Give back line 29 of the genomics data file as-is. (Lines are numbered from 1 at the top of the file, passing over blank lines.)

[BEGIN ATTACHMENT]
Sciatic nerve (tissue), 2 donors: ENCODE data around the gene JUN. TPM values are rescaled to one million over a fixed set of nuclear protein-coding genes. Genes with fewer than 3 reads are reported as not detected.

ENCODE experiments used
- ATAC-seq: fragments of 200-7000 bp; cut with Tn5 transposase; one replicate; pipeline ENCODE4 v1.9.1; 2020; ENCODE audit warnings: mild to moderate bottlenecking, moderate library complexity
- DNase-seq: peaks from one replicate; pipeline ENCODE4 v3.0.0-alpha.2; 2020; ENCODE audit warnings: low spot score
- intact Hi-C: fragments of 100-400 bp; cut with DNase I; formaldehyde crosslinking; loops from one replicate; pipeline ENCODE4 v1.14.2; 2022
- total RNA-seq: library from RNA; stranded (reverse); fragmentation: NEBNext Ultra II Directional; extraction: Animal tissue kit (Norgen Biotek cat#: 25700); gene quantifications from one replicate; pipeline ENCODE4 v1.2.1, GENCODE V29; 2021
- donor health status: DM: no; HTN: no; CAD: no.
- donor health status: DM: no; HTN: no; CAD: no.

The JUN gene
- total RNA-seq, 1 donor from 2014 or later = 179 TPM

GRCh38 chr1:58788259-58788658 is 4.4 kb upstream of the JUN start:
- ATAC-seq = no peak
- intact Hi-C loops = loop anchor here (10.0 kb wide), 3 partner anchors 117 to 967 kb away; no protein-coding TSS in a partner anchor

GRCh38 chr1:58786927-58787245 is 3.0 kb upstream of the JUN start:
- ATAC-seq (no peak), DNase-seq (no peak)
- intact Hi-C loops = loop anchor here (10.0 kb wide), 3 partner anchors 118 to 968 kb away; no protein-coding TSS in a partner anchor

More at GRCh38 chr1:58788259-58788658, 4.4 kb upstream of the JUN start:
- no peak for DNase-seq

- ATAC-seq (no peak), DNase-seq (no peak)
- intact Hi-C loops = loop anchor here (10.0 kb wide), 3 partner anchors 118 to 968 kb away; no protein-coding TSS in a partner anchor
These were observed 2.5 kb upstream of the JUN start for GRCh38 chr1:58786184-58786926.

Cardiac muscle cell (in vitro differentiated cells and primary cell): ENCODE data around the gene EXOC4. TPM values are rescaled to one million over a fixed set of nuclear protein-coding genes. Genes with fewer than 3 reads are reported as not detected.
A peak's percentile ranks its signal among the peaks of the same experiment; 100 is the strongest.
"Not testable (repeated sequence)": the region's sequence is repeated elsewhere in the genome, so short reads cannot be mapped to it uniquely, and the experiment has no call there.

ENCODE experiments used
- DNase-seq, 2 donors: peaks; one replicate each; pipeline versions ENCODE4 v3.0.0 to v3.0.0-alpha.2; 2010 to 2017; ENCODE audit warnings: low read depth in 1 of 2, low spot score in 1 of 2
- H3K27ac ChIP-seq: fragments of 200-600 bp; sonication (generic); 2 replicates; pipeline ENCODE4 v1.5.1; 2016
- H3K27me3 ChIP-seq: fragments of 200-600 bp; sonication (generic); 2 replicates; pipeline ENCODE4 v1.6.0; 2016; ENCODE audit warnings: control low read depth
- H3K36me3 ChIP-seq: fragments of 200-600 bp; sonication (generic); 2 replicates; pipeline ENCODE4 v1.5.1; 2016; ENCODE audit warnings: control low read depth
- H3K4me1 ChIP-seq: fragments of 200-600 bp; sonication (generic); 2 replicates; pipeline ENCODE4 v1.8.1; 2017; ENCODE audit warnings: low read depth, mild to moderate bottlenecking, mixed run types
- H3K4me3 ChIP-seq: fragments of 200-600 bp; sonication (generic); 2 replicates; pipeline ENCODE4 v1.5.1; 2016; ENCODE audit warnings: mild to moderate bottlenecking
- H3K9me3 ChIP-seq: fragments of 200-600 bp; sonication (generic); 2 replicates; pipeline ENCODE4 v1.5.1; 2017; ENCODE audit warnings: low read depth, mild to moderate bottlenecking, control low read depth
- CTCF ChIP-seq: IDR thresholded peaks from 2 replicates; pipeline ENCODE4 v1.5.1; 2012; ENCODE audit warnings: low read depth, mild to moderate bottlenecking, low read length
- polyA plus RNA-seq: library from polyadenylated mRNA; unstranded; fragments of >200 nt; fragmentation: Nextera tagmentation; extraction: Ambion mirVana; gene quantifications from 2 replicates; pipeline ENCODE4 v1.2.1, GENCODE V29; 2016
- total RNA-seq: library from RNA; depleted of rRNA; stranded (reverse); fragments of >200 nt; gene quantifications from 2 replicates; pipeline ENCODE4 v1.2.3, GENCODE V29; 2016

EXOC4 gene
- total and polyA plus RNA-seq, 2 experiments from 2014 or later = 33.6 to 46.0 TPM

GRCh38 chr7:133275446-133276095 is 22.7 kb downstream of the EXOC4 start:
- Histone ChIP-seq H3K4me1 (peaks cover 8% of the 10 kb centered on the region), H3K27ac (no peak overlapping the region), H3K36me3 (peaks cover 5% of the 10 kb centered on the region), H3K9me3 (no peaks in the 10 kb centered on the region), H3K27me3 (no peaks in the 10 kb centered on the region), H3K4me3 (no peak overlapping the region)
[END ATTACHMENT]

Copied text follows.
- H3K36me3 ChIP-seq: fragments of 200-600 bp; sonication (generic); 2 replicates; pipeline ENCODE4 v1.5.1; 2016; ENCODE audit warnings: control low read depth